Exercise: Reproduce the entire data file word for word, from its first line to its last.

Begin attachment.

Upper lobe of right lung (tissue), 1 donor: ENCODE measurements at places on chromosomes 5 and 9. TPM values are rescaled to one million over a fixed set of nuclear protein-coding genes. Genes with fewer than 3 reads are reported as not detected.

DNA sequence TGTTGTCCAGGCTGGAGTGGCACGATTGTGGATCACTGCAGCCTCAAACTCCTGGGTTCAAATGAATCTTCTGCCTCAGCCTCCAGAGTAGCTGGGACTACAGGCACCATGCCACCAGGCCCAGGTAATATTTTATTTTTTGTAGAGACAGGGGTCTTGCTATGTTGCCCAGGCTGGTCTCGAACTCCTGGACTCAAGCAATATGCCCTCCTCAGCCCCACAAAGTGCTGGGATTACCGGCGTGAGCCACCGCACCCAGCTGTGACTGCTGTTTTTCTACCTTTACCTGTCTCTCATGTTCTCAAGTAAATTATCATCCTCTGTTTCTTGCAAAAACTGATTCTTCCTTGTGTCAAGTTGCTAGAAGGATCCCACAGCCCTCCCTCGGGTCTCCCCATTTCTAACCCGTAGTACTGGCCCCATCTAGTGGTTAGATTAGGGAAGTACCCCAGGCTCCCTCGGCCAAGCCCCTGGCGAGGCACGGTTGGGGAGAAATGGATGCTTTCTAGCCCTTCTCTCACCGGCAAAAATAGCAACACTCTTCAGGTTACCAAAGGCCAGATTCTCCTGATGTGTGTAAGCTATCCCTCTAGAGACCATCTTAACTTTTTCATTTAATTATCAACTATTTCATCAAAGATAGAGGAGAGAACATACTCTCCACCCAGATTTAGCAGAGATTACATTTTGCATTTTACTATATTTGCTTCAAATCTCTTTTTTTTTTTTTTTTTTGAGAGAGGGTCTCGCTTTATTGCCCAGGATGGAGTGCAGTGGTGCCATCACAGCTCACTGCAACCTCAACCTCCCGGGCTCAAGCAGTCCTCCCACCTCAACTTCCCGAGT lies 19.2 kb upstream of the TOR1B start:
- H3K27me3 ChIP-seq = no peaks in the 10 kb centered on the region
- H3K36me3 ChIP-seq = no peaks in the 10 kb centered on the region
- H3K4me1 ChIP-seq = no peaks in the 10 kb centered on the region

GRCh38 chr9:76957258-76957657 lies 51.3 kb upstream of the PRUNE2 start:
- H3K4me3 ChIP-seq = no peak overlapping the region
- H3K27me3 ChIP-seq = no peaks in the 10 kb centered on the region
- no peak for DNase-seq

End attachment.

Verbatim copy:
Upper lobe of right lung (tissue), 1 donor: ENCODE measurements at places on chromosomes 5 and 9. TPM values are rescaled to one million over a fixed set of nuclear protein-coding genes. Genes with fewer than 3 reads are reported as not detected.

DNA sequence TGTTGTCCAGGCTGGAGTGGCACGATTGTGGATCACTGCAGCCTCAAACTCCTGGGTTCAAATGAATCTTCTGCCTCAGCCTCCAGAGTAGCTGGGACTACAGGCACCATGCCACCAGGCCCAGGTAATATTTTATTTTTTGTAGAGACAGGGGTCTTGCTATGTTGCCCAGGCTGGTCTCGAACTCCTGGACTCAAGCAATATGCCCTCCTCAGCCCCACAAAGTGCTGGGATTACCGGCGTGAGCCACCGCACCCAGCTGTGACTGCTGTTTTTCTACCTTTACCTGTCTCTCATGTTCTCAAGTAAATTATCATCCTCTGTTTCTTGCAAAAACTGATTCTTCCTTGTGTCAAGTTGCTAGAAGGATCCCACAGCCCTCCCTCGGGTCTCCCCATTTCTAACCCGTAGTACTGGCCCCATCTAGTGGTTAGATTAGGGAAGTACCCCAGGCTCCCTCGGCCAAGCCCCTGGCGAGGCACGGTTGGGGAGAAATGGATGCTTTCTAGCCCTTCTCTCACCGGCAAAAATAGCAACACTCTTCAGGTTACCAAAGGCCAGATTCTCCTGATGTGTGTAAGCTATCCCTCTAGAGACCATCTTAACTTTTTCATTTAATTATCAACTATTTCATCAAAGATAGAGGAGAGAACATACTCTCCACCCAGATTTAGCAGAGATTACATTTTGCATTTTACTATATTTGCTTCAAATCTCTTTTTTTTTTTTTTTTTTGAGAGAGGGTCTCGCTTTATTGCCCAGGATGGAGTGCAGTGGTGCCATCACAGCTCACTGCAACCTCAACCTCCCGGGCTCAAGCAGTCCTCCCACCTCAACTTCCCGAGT lies 19.2 kb upstream of the TOR1B start:
- H3K27me3 ChIP-seq = no peaks in the 10 kb centered on the region
- H3K36me3 ChIP-seq = no peaks in the 10 kb centered on the region
- H3K4me1 ChIP-seq = no peaks in the 10 kb centered on the region

GRCh38 chr9:76957258-76957657 lies 51.3 kb upstream of the PRUNE2 start:
- H3K4me3 ChIP-seq = no peak overlapping the region
- H3K27me3 ChIP-seq = no peaks in the 10 kb centered on the region
- no peak for DNase-seq